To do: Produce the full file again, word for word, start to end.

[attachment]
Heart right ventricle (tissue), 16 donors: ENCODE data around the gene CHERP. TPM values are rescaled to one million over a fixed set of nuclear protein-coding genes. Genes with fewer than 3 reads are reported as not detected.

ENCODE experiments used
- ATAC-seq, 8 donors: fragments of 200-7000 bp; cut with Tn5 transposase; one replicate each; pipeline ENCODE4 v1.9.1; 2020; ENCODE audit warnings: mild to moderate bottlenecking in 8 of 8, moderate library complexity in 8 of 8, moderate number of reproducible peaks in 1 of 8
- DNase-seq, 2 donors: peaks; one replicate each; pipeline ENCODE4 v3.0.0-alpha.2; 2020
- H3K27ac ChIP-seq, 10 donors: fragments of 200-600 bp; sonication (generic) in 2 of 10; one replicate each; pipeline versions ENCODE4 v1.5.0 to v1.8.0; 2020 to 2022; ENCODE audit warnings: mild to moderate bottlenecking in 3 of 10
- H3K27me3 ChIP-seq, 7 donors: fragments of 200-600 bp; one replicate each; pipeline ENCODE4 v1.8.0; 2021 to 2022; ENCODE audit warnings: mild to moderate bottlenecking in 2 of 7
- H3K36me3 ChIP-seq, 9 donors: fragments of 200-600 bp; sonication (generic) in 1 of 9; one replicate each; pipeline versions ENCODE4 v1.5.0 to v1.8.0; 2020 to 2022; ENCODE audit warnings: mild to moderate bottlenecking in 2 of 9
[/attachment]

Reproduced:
Heart right ventricle (tissue), 16 donors: ENCODE data around the gene CHERP. TPM values are rescaled to one million over a fixed set of nuclear protein-coding genes. Genes with fewer than 3 reads are reported as not detected.

ENCODE experiments used
- ATAC-seq, 8 donors: fragments of 200-7000 bp; cut with Tn5 transposase; one replicate each; pipeline ENCODE4 v1.9.1; 2020; ENCODE audit warnings: mild to moderate bottlenecking in 8 of 8, moderate library complexity in 8 of 8, moderate number of reproducible peaks in 1 of 8
- DNase-seq, 2 donors: peaks; one replicate each; pipeline ENCODE4 v3.0.0-alpha.2; 2020
- H3K27ac ChIP-seq, 10 donors: fragments of 200-600 bp; sonication (generic) in 2 of 10; one replicate each; pipeline versions ENCODE4 v1.5.0 to v1.8.0; 2020 to 2022; ENCODE audit warnings: mild to moderate bottlenecking in 3 of 10
- H3K27me3 ChIP-seq, 7 donors: fragments of 200-600 bp; one replicate each; pipeline ENCODE4 v1.8.0; 2021 to 2022; ENCODE audit warnings: mild to moderate bottlenecking in 2 of 7
- H3K36me3 ChIP-seq, 9 donors: fragments of 200-600 bp; sonication (generic) in 1 of 9; one replicate each; pipeline versions ENCODE4 v1.5.0 to v1.8.0; 2020 to 2022; ENCODE audit warnings: mild to moderate bottlenecking in 2 of 9